Even for non-business majors and those with no plans of ever going into any business-related field, it might not be a bad idea to consider adding a business law class to a college curriculum or your educational background. After attending business school, I found that there were a number of ways in which a business law class proved helpful both in the working world and my personal life. A course in business law added to an educational repertoire — whether business-related or not — can help better prepare students to handle a litany of possible issues in everyday life.
Have you ever bought a car or an appliance with a warrantee? Have you ever wondered what exactly that warrantee covers or tried to make use of that warrantee only to realize that you didn’t fully understand what it covered in the first place and were then out a significant amount of money for a repair you thought should have been covered?
With a business law class, you could find yourself learning about things like warrantees, contracts, and consumer rights. You may become discuss how oral agreements work, when you have the right to break a contract, and what obligations both sellers and consumers are under to live up to their sides of both verbal and written agreements.
Many of us enter into contracts of various sorts more often than we realize. From major and sometimes life-altering decisions like buying a home, buying a car, and yes, even getting married, to things that seem more common to us like applying for a credit or debit card, getting a bank account or even just signing a user agreement for an Internet site or software, contracts are all around us.
A class in business law can explain the differences between oral/verbal contracts and written contracts, what the repercussions of breaking a contract might be, and what recourse you have should someone be in breach of contract with you.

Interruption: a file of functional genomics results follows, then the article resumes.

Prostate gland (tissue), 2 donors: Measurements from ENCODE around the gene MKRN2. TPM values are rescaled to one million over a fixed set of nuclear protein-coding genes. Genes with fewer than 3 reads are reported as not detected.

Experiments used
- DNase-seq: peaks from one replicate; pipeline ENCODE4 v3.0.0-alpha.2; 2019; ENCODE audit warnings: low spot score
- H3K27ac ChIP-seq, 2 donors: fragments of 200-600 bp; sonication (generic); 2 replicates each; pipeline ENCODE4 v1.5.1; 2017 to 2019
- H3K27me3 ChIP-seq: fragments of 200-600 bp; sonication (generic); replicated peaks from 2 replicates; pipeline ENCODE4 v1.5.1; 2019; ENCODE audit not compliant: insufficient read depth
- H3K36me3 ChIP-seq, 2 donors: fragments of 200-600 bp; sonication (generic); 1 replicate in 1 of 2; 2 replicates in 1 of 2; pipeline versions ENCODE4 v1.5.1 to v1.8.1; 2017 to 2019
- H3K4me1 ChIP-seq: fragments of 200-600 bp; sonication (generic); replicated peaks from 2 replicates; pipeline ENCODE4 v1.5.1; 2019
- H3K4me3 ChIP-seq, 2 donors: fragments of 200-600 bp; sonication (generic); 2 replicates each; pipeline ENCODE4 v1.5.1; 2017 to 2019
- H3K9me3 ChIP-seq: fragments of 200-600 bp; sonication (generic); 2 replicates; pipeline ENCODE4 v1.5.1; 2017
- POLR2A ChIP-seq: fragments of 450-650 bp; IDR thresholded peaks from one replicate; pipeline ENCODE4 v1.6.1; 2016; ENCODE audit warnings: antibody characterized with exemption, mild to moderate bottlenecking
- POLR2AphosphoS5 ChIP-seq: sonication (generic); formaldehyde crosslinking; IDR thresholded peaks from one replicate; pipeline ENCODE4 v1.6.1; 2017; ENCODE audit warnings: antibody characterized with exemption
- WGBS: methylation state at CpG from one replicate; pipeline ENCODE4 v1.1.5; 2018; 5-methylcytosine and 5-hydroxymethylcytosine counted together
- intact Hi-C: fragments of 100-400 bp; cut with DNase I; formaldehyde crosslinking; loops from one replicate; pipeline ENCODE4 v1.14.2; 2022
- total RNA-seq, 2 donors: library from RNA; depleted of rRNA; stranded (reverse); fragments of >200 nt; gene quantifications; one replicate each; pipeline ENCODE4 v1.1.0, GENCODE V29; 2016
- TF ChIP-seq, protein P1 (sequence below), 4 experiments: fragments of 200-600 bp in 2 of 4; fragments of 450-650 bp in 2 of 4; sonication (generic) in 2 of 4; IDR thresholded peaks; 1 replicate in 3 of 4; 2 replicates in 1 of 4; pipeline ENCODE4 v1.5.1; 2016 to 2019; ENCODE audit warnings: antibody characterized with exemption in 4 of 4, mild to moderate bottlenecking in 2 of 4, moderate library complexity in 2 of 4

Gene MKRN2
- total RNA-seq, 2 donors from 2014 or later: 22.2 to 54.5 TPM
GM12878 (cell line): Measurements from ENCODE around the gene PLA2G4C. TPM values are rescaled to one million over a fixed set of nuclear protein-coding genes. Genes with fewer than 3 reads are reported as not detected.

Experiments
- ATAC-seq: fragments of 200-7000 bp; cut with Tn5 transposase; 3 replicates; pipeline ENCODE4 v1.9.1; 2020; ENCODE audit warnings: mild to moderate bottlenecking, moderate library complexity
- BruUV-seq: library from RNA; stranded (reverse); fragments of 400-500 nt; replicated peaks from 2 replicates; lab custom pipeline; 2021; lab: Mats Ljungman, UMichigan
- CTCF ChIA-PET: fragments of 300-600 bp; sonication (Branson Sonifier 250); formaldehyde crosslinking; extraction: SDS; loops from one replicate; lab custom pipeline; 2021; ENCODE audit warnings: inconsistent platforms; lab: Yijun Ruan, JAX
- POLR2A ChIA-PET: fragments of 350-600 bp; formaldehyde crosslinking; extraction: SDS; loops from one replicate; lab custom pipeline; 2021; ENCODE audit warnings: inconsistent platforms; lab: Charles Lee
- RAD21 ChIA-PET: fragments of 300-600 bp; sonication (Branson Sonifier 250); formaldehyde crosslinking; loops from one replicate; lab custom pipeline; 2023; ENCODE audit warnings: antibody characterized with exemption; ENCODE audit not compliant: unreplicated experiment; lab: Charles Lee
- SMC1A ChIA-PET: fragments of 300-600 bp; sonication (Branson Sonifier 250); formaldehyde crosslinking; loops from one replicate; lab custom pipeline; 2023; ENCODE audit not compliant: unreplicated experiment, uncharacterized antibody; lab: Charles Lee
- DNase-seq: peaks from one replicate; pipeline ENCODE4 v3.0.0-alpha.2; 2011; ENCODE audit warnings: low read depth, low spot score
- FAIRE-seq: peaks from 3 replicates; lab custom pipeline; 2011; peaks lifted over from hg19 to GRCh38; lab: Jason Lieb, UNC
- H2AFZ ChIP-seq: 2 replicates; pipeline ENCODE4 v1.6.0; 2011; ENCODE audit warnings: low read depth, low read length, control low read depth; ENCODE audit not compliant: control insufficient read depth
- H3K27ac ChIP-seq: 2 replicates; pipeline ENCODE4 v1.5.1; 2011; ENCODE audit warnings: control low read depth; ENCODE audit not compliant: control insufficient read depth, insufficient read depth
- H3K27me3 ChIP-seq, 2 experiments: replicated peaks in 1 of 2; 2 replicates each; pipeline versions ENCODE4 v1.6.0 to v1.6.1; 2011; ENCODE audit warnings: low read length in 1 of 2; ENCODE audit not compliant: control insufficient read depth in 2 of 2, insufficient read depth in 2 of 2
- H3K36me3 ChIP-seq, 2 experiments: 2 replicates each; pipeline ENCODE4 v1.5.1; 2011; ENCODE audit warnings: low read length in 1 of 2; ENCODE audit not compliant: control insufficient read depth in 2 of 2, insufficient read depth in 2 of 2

The business world and entrepreneurship
In our litigious society, having an idea of the laws that apply to everyday business practices could not only protect you, but your product and your business itself. In a business law class, you may be touching upon a number of topics that could have relevancy in the business world, entrepreneurial endeavors, or out in the workplace. From product liability, ethics, copyright infringement, registered trademarks, and intellectual property rights, to cyber law, fraud, product patents, and product design rights, there are numerous issues that could come into play on a regular basis in the business world and that you might find quite valuable takeaways from a business law class. This knowledge could help you avoid costly mistakes in your career or business moving forward.
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The author is not a licensed financial, career or educational professional. The information provided in this article is for informational purposes only and does not constitute advice of any kind. Any action taken by the reader due to the information provided in this article is solely at the reader’s discretion.